Public prosecutors have charged Yigezu Daba, former director general of the Public Procurement & Property Disposal Service, and nine defendants, accusing them of high crimes of corruption involving nearly 700 million Br.
Filed on May 2, 2019, at the First Criminal Bench of Lideta High Court, the charge states that the defendants have allegedly caused the loss of public funds in the procurement of four million quintals of milling wheat. Nine of the defendants are from the Service, while one of them, Mengistu Kebede, is from the Ethiopian Trading Businesses Corporation.
Arrested on April 11, 2019, the defendants first appeared before the Court the next day, when police asked for an additional 14-day extension while they finalise their investigations and hand over the case to prosecutors. During the second court session, prosecutors filed charges against them.
The charge that was filed last week says that the defendants allegedly caused the government to incur 24 million in losses 2017 and 2018 during a tender process involving Promising International.
The prosecutors also allege that the defendants caused supply shortages of wheat by delaying the procurement process and canceling the bid three times.
In the first attempt, the defendants cancelled the contract with Shakeel & Company, a Pakistani company that initially offered the lowest price, stating that the company did not submit a guarantee bond, according to the charge.
"Shakeel & Company couldn't bring [a] bank guarantee as the Commercial Bank of Ethiopia declined to provide the guarantee stating that the Bank does not have a cooperation agreement with banks in Pakistan," reads the charge.
The charge adds that the Pakistani company has asked for a 15-day extension to bring the guarantee from other banks and start the shipment of the wheat in the meantime. But the defendants cancelled the bid offer and re-floated the tender.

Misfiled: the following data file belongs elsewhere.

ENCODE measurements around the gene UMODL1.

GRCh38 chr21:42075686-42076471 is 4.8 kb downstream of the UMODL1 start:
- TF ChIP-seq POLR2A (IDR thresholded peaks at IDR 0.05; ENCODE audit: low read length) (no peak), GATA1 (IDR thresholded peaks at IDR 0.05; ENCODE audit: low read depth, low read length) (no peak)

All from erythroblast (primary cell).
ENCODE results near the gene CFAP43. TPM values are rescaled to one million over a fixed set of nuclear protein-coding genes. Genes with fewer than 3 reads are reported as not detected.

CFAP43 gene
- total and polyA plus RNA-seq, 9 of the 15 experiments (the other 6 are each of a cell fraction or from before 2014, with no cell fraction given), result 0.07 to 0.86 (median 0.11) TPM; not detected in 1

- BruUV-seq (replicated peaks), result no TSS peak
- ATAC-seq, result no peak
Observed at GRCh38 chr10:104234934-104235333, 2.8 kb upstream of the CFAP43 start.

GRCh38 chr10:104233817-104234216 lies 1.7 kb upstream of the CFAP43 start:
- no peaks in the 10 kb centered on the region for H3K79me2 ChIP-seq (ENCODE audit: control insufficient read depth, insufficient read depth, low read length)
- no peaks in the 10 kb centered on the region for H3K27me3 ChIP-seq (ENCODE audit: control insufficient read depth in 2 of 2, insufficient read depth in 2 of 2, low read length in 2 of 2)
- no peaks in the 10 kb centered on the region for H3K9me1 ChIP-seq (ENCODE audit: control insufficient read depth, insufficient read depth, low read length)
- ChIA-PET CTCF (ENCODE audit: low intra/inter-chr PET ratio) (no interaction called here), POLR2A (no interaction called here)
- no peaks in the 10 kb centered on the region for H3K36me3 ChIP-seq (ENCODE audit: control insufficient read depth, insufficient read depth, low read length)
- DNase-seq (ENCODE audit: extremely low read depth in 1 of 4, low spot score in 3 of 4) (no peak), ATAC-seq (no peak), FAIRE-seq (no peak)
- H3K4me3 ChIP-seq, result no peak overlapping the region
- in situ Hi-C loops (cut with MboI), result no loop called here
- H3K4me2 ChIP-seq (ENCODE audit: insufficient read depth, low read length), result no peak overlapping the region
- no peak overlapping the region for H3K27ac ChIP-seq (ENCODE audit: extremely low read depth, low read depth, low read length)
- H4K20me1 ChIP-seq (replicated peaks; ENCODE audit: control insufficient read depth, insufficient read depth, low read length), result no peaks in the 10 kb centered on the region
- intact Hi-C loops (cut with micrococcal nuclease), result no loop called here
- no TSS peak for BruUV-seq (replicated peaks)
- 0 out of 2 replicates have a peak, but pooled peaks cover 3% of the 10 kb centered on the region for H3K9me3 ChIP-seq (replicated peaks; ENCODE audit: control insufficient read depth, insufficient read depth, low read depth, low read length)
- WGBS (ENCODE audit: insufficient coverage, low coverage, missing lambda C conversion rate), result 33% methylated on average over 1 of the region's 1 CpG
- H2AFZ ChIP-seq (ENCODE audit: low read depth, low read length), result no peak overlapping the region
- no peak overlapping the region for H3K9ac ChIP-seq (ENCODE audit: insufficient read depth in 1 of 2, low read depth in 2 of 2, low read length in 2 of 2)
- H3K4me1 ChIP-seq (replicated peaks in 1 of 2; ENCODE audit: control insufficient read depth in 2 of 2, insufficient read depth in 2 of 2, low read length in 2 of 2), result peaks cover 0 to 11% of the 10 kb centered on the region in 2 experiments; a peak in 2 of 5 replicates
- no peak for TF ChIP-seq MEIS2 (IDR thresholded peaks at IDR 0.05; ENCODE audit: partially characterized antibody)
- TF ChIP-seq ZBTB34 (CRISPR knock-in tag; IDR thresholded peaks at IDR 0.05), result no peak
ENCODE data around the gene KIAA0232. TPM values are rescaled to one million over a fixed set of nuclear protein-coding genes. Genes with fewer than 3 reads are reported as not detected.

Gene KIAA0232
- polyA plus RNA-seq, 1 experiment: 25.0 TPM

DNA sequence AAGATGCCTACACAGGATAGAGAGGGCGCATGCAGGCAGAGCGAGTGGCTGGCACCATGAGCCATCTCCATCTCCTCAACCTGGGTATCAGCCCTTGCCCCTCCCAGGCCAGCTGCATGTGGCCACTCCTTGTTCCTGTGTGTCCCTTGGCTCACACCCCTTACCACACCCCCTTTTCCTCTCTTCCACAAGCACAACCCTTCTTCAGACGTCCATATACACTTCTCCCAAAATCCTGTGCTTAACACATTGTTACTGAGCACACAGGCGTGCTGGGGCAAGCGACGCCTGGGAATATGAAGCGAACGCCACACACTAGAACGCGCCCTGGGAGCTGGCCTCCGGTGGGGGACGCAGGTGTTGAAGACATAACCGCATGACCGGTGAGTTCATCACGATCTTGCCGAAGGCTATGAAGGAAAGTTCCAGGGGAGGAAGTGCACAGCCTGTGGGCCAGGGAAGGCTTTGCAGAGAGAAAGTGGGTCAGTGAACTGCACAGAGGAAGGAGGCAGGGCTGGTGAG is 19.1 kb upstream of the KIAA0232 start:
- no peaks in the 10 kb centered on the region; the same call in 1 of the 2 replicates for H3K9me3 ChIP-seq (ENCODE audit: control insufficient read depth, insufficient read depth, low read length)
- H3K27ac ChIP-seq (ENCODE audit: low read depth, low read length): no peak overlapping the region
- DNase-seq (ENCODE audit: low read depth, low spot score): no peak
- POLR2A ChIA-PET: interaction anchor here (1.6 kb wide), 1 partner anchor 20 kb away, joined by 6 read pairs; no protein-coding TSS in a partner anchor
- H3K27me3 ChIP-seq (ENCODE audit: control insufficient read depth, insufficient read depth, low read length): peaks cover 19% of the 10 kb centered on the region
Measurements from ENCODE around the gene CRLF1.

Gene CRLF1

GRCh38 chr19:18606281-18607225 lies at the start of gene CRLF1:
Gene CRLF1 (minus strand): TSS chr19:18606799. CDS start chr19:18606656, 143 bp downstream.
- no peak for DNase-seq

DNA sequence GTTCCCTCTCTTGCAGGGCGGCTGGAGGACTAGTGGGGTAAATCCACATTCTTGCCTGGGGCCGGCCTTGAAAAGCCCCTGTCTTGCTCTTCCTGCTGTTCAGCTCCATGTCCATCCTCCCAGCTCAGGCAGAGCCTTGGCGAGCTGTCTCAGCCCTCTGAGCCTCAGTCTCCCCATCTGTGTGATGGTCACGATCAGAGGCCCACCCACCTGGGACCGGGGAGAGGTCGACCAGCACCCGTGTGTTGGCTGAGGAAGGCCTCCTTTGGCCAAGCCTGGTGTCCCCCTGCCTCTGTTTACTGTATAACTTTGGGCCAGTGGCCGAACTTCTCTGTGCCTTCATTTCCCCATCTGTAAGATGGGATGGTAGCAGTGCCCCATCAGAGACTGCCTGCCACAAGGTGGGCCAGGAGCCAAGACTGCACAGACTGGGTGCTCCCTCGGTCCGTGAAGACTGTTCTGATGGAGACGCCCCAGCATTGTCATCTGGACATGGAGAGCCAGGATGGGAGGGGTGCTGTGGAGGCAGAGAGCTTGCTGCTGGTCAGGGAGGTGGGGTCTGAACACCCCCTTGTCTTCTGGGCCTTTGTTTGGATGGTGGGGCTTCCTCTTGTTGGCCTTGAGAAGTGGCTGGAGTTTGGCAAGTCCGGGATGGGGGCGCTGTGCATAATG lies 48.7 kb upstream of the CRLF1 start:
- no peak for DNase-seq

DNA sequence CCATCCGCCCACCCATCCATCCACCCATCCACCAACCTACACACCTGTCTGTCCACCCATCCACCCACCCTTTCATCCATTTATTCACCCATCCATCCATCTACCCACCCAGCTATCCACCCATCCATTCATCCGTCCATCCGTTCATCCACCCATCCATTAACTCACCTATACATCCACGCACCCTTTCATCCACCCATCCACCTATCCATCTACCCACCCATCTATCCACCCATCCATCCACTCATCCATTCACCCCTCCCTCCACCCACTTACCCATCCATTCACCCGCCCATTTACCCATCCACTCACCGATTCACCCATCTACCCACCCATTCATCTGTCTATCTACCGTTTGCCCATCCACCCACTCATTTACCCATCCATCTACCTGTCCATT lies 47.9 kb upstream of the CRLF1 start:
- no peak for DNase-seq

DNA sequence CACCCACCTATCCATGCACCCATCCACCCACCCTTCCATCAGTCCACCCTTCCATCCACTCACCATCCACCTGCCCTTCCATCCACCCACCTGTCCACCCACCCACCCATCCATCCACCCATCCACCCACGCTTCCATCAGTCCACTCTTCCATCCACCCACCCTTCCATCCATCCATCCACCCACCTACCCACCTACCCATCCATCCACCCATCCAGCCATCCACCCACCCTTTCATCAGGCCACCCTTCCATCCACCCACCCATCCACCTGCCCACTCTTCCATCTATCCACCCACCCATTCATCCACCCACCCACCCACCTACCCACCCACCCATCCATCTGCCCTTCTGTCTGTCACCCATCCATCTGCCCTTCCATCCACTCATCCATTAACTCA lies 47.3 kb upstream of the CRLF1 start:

Promising was disqualified at the second offer for failing to include the shipment price of Ethiopian Shipping & Logistics Services Enterprise in its bid document. The second was cancelled in its entirety following an objection by Solomon Betre, former director of the procurement directorate at the Service, who disagreed about the exclusion of Promising from the bidding process.
This requirement follows a directive that was issued by the Office of the Prime Minister that ordered all shipments of wheat must be made on Ethiopian registered vessels to save foreign currency.
In the third attempt, Promising won the bid offering the lowest price. Although the company failed to submit the necessary bank guarantee bond for two months, Promising was awarded the contract, according to the charge, adding that the company has further withdrawn from the contract saying that it cannot import the wheat on Ethiopian registered vessels.
In a fourth attempt at the tender process, it is alleged that the defendants allowed Promising to participate, despite the fact that the company has caused the government to spend extra expenses by withdrawing from the contract, according to the prosecutors.
"In addition, the defendants awarded Promising to supply the wheat through another vessel, reversing the directive that was issued by the Prime Minister['s] Office," adds the charge.
The prosecutors also alleged that the defendants illegally awarded Promising a separate contract to supply two million quintals of wheat for 1.6 billion Br without a proper bidding process. The grain was part of four million quintals that was supposed to be procured by the National Disaster Risk Management Commission.
To support the allegations, the prosecutors filed a list of 19 witnesses and 43 separate pieces of documentary evidence.
After hearing the charge against them, the suspects appealed for bail, stating that they could not tamper with evidence as police have already wound down the probe.
The defendants, except for Yigezu, Solomon and Jonse Gedefu, former deputy director of the Service, appealed to have public defence after claiming that they cannot afford to hire a lawyer.
The prosecutors argued that the Anti-Corruption Proclamation of 2015 forbids bail rights to defendants who face seven to 15 years imprisonment if found guilty under the provision of the law that they are charged with.
The three-judge panel then denied bail to the defendants and adjourned the case to May 14, 2019, to receive the preliminary objection and statements of the defendants.